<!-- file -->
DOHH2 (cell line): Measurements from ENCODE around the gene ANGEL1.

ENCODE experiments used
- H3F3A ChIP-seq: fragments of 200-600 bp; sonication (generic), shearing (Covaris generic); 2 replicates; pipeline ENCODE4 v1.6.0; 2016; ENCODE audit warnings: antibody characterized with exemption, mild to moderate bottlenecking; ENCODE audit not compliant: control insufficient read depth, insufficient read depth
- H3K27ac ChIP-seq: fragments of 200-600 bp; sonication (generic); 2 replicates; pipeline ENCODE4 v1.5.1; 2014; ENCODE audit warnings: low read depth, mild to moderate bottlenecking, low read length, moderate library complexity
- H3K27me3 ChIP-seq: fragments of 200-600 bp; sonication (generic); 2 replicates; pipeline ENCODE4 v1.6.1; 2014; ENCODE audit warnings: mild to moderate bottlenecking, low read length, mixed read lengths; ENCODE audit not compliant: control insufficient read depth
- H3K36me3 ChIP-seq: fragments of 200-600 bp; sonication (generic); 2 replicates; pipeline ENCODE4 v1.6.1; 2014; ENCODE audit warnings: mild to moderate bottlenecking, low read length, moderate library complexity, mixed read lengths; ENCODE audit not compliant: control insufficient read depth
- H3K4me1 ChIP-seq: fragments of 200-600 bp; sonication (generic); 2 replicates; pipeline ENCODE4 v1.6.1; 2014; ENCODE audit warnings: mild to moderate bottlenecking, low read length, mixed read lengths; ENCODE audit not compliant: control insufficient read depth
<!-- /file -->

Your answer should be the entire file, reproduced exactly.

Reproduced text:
DOHH2 (cell line): Measurements from ENCODE around the gene ANGEL1.

ENCODE experiments used
- H3F3A ChIP-seq: fragments of 200-600 bp; sonication (generic), shearing (Covaris generic); 2 replicates; pipeline ENCODE4 v1.6.0; 2016; ENCODE audit warnings: antibody characterized with exemption, mild to moderate bottlenecking; ENCODE audit not compliant: control insufficient read depth, insufficient read depth
- H3K27ac ChIP-seq: fragments of 200-600 bp; sonication (generic); 2 replicates; pipeline ENCODE4 v1.5.1; 2014; ENCODE audit warnings: low read depth, mild to moderate bottlenecking, low read length, moderate library complexity
- H3K27me3 ChIP-seq: fragments of 200-600 bp; sonication (generic); 2 replicates; pipeline ENCODE4 v1.6.1; 2014; ENCODE audit warnings: mild to moderate bottlenecking, low read length, mixed read lengths; ENCODE audit not compliant: control insufficient read depth
- H3K36me3 ChIP-seq: fragments of 200-600 bp; sonication (generic); 2 replicates; pipeline ENCODE4 v1.6.1; 2014; ENCODE audit warnings: mild to moderate bottlenecking, low read length, moderate library complexity, mixed read lengths; ENCODE audit not compliant: control insufficient read depth
- H3K4me1 ChIP-seq: fragments of 200-600 bp; sonication (generic); 2 replicates; pipeline ENCODE4 v1.6.1; 2014; ENCODE audit warnings: mild to moderate bottlenecking, low read length, mixed read lengths; ENCODE audit not compliant: control insufficient read depth